The coronavirus pandemic is having an effect on the way major religious holidays are being celebrated. The Jewish holiday of Passover began Wednesday night, and for most Christians, Holy Week began on Palm Sunday a few days ago, and culminates with Easter Sunday.
For a look at how things are changing in this time and how religious communities are responding, WBUR's Morning Edition spoke with Rabbi Todd Markley of Temple Beth Shalom in Needham and Father Brian Clary of the Saint Anne/Saint Brendan Parish in Dorchester.
On how the pandemic is changing the celebration of religious holidays
Rabbi Todd Markley: People are accustomed to this being a home holiday, but typically a home-based holiday [is when] they're inviting family and friends to come be with them, or they're traveling to be with others, and this year this really isn't possible. The big shift this year is in trying to help people connect virtually when they can't be together physically.
For our community, we put together an online virtual seder led by our clergy team that people could play at different homes of family members on different devices and then pause to come back together for conversation to retell the story of Passover.
Father Brian Clary: During Holy Week ... the churches are more full with processions. With Palm Sunday, people would be given out blessed palms. Now many churches in the Boston area forbid that. I know some people in the Diocese of Fall River who would wrap up their palms in plastic after they've been blessed and people, exercising social distancing, would come by the church and say a little prayer in the church and take their palm and go home.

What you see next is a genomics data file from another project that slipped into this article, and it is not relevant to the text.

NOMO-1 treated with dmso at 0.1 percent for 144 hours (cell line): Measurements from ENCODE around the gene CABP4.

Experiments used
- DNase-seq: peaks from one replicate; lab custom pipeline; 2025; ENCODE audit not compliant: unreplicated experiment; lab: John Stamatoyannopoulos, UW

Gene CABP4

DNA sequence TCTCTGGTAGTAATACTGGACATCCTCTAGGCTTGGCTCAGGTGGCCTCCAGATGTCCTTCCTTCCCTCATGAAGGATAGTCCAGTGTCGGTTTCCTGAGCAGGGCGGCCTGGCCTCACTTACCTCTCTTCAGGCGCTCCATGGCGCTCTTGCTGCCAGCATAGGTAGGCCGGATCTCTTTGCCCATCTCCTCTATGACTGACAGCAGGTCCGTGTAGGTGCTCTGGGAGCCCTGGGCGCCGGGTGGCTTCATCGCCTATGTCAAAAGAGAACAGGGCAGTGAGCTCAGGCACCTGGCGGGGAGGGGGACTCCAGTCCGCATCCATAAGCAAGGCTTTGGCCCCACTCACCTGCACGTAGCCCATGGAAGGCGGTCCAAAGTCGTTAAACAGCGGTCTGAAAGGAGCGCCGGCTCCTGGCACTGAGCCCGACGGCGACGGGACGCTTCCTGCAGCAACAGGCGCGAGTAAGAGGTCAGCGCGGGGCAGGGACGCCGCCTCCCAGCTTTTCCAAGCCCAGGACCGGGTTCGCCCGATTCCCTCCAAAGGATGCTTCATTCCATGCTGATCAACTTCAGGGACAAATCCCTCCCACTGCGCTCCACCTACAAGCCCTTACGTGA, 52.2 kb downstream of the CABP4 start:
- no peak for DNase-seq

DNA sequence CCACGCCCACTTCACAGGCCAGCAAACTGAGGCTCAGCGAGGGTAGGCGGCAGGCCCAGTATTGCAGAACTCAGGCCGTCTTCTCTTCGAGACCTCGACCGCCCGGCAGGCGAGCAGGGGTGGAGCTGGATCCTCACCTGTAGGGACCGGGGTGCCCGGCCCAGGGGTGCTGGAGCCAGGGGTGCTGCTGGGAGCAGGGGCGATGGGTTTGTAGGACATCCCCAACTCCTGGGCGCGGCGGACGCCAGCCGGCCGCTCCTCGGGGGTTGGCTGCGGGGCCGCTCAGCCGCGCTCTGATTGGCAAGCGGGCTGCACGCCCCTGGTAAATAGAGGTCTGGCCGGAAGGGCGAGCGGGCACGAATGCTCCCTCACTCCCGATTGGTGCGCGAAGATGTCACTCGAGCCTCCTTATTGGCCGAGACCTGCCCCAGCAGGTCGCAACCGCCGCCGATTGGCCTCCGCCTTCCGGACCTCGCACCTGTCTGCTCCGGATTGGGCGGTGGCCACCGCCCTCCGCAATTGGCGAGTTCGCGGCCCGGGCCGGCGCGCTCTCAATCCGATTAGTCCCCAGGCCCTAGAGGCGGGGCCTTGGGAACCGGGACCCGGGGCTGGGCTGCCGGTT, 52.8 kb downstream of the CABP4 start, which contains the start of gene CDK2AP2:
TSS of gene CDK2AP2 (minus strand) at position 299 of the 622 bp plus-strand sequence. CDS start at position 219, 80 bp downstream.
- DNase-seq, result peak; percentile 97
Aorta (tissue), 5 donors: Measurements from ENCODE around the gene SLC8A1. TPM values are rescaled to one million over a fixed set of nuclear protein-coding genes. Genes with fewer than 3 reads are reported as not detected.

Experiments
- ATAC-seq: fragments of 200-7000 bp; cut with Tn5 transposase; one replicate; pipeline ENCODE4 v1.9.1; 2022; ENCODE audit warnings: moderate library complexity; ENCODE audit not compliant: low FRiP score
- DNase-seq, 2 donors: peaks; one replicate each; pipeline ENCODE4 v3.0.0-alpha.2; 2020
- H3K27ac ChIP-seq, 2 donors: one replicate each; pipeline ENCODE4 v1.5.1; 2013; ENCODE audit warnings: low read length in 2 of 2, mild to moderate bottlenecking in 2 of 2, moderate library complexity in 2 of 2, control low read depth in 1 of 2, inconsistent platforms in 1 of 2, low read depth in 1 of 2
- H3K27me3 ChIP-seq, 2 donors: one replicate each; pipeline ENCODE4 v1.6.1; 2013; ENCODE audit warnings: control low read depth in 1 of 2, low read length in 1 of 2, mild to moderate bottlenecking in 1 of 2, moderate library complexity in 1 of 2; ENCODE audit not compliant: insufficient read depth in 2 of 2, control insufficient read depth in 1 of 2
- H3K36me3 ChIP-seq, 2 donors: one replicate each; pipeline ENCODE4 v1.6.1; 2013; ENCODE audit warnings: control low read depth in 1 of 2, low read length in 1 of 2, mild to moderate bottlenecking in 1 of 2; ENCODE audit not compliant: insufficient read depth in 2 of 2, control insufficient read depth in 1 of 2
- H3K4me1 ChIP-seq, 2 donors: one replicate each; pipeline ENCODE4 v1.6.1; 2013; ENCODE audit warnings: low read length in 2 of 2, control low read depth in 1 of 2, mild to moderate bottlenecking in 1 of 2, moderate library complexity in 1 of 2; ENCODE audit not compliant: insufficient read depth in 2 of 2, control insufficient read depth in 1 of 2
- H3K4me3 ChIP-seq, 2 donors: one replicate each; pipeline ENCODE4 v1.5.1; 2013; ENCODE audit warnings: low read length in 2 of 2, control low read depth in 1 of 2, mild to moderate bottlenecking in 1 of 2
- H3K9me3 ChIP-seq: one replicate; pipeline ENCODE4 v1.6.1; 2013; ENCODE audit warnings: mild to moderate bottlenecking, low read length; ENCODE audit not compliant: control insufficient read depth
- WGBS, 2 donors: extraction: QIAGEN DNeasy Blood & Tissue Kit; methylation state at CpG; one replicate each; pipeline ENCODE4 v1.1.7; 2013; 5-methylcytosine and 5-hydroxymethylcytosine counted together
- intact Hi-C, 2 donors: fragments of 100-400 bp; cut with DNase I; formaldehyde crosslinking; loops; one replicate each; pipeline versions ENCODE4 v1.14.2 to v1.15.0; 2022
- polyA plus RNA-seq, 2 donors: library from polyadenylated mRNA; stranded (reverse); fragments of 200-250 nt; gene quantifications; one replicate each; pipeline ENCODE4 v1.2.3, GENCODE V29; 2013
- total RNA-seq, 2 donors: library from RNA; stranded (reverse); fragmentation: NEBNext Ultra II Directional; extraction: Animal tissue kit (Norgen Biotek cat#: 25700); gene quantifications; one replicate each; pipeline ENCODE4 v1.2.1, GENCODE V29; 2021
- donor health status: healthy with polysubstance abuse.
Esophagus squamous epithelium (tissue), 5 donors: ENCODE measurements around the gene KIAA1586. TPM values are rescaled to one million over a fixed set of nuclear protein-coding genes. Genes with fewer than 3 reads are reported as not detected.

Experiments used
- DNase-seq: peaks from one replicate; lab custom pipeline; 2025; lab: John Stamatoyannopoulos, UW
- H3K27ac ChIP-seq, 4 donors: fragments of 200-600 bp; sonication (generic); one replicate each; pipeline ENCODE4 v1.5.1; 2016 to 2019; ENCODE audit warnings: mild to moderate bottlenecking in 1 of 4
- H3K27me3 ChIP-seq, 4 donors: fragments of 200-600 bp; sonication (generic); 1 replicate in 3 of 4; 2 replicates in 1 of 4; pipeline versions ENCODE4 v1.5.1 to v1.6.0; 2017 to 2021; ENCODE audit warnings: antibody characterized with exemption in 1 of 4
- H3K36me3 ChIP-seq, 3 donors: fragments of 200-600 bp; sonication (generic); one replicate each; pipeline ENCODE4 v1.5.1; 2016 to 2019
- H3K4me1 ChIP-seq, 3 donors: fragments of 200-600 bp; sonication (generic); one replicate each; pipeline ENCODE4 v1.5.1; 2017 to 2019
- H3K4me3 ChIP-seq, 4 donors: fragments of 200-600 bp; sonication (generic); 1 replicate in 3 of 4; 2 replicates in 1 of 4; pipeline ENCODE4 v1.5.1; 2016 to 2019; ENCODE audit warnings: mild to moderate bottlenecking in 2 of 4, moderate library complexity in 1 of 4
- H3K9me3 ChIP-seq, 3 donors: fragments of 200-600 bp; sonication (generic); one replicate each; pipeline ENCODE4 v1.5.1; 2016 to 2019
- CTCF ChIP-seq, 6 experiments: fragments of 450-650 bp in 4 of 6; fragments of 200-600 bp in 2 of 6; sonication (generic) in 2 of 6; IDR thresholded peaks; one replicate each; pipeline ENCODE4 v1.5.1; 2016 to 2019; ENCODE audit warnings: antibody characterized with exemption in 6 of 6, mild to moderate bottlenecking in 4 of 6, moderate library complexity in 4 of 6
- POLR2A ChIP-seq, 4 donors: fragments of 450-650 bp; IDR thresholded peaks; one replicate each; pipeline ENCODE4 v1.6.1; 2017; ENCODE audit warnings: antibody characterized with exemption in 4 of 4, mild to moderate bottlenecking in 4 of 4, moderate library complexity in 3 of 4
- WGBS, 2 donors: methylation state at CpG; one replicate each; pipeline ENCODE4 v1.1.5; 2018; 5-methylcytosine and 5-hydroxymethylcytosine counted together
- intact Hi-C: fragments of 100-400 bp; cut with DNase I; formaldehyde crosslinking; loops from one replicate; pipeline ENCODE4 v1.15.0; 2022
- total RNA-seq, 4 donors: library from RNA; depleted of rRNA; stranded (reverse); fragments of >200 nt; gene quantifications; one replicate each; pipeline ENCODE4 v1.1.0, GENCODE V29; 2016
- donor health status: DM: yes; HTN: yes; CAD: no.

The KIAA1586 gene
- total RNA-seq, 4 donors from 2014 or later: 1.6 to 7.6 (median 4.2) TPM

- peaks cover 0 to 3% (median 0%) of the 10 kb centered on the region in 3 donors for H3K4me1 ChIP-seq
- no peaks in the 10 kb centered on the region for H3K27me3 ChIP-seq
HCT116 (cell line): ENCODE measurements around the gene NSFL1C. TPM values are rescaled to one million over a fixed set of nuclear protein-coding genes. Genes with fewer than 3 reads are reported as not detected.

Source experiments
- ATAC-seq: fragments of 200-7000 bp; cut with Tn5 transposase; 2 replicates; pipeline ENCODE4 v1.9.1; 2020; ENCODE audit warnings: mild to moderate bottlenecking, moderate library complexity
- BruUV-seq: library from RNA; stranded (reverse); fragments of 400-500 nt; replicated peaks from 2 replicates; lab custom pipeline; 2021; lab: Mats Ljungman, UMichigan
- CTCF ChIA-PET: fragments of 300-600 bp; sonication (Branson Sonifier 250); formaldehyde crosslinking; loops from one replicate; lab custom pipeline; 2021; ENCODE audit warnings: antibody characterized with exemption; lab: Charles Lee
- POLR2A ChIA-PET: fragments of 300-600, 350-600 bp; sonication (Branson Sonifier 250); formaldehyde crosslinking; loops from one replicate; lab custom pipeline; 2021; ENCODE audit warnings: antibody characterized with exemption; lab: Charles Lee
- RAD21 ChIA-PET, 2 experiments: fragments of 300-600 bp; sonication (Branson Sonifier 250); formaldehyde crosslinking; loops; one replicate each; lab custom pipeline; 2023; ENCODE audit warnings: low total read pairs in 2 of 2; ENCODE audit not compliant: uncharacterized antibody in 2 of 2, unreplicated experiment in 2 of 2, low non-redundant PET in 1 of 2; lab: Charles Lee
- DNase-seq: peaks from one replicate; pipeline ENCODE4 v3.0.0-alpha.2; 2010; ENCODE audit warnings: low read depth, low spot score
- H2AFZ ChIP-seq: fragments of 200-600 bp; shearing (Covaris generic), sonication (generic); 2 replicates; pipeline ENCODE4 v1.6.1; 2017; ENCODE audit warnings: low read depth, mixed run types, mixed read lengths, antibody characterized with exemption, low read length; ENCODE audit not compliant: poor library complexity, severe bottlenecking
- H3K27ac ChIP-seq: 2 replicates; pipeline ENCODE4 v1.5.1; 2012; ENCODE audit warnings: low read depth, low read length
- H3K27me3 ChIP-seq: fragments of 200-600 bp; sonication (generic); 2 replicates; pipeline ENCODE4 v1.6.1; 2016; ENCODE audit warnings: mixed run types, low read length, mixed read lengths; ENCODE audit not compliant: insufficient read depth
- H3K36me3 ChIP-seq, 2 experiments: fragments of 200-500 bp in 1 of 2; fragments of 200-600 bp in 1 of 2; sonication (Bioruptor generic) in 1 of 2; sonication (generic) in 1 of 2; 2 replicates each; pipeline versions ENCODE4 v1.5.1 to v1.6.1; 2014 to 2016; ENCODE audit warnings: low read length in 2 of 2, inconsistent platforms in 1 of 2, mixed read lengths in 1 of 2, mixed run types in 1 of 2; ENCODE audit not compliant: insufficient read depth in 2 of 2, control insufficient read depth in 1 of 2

On concerns they are hearing from their congregations
Markley: I've been hearing from people who are concerned about upcoming life cycle events: wedding couples who have weddings on the calendar, and people who have loved ones they're separated from who may be nearing the end of life and are struggling with not being able to visit them and be with them.
Families who are expecting to celebrate the bar or bat mitzvah of a child coming up in the weeks ahead who have been adjusting their plans.
We're working with families to move celebrations entirely online, where leaders and [children] and family members are in different places but we're interacting with one anther online and celebrating and marking that life-cycle moment.
Clary: Typically, our second-graders from the parish and our school receive Holy Communion for the first time, and we can't schedule that date which would include several dozen of second-graders who receive Holy Communion and their families into two packed churches.
That sets families on edge a bit ... This is something that's unprecedented for our world and also our faith communities.
On their message to their congregations for the holidays
Clary: From the cross we know Jesus said: 'My God, my God, why have You abandoned me?' This is a cry of many people throughout our world. Why have you abandoned me? Why am I getting sick? Why are these things happening? Why is God allowing these things to happen? But in that moment we as believers, all good people of faith, are called not to despair.
Markley: The Passover holiday that's upon us now is really a holiday a dedicated to retelling the story of the Israelites going forth from slavery in Egypt ... and arriving at freedom. Freedom is a big theme for Passover observers at this time of year.
Understandably, there are many who are feeling more constricted right now than free with all of the restrictions that are put into place ... Real freedom comes in being able to be healthy and being able to live our lives and return to whatever a new normal is going to be for us.
Programming note: The Muslim holiday of Ramadan begins April 23. WBUR's Morning Edition plans on having a conversation about the pandemic's effect on Ramadan closer to the holiday.